By Daniel Hunter

Victims bullied or misled into buying goods and services are set to be given new rights to get their money back from rogue traders whose unfair practices cost them billions.

Draft legislation announced by Consumer Minister Jo Swinson today sets out how consumers will also have access to clearer information about any additional costs and more generous time limits for returning goods bought online.

The new proposals amending the Consumer Protection Regulations from Unfair Trading Regulations will:

- give consumers 90 days to cancel a contract and receive a full refund if they have been misled or bullied into agreeing it. After the 90 days consumers can still receive a proportion of their money back - currently, it is unclear what consumers are entitled to in this situation

- give consumers new rights to recover payments made to traders who mislead or bully them into paying money which was not owed - currently, the trader can be prosecuted but the consumer finds it much more difficult to get their money back

- give consumers the right to claim compensation for any alarm or distress caused by these practices

Jo Swinson also announced details of how the Consumer Rights Directive will be implemented, including measures which will:

- increase the time limit for returning goods purchased online or by phone from 7 days to 14 days after the goods have been received, should the consumer change their mind

- ban pre-ticked tick boxes for extras that the consumer may not want or need and that could result in unexpected payment

- set out key information consumers should be given by traders before agreeing to purchase, like additional costs or cancellation right

In a 2009 Consumer Focus report Consumer Focus calculated that the total detriment suffered by consumers as a result of misleading and aggressive practices was around £3.3 billion a year. Earlier Consumer Focus research found that over 60% of the population had been the target of an unfair commercial practice.

In 7% of cases, the consumer suffered more than £500 worth of loss.

In 3% the consumer suffered more than £1,000 worth of loss.

Despite the high standards exhibited by the vast majority of businesses, there are traders who seek to exploit consumers. Misleading and aggressive practices are a particular problem for vulnerable and elderly consumers, for example, when they fall victim to misleading or aggressive doorstep sales techniques.

"For too long the rules that apply when buying goods and services have been murky for both consumers and businesses. The situation is even worse for vulnerable consumers who are misled into buying something they neither need nor want," Consumer Minister Jo Swinson said.

"We want consumers to be confident to shop with a range of traders and to drive rogues out of business. The new rights announced today will mean consumers are entitled to the same level of protection whether they are purchasing goods or services online, at home or in a shop."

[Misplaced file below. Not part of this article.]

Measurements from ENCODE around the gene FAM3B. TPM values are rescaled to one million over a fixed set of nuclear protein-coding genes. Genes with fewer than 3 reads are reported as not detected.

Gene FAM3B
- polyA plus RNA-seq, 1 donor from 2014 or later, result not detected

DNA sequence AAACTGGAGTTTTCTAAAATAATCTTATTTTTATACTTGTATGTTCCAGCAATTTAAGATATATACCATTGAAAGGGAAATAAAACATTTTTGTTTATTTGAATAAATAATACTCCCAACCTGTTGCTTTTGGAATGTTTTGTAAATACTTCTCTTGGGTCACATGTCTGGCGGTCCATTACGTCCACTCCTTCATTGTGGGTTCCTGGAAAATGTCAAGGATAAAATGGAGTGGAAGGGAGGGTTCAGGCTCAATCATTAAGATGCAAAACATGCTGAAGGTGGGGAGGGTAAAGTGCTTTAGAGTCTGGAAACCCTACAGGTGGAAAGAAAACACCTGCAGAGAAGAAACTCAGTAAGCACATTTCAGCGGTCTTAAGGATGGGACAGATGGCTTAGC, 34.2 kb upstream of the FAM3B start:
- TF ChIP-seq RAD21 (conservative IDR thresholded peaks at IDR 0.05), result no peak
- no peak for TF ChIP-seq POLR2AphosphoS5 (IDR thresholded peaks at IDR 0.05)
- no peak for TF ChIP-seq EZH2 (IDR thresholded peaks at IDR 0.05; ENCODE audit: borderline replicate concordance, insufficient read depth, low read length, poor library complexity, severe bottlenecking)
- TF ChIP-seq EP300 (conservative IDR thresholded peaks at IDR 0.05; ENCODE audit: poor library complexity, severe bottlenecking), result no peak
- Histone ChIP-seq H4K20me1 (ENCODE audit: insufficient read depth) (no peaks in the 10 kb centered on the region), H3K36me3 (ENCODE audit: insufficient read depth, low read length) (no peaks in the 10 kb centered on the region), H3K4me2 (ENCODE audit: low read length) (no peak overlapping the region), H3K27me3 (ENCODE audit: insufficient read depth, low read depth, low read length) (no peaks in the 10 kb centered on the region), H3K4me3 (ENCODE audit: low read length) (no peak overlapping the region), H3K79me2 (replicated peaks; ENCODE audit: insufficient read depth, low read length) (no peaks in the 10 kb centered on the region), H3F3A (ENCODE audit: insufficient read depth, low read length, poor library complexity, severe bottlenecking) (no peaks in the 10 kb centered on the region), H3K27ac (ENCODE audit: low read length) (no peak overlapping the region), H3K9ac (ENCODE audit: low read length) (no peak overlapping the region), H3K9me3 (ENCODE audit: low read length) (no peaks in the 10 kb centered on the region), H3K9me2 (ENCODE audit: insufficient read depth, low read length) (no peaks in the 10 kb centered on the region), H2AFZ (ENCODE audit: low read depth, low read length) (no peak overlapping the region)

Along with the draft Consumer Rights Bill announced in June, the reforms to consumer law will enhance consumer rights and make them easier to understand and help businesses interpret and apply the law. The changes will boost the UK economy by over £4 billion over the next decade.

Citizens Advice Chief Executive, Gillian Guy said: "Citizens Advice helps with over 77,000 problems with misleading claims and pressure selling a year. A beefed-up approach to tackling misleading and aggressive practices is desperately needed and will be a step towards protecting people from bullying businesses. People are losing out as they take out services such as insurance, timeshares and home improvements only to later discover it is not what they were promised or wanted."

Martin Lewis, creator of, said: "This is an important shift of emphasis from the rather arduous and resource-heavy prosecuting of rogue behaviour, towards rights for the individual. Individuals will gain more rights of redress and it’ll be easier for them to change their minds if something fails to live up to the spiel.

"In itself, this strengthens the deterrent for companies which target the vulnerable. The important part will be ensuring the system makes it relatively easy for people to enforce the rules — or only the financially-literate and confident will gain."

Tom Ironside, British Retail Consortium Director of Business & Regulation, said: "The BRC supports both the new consumer rights that derive from the European Union Consumer Rights Directive and the proposals from the UK Government, to clarify consumer and business rights and obligations on aspects of the UK Sale of Goods Law and misleading and aggressive practices."

Business will also benefit from the new Consumer Rights Directive regulations which will make it clearer that goods bought at a distance (eg online) must be returned to the trader before the consumer can get a refund. Traders will also be able to deduct money from refunds where there is evidence that a returned product has been used.

The new regulations would also ban customer helplines from charging more than the basic rate of a phone call to call the trader about something they have bought.

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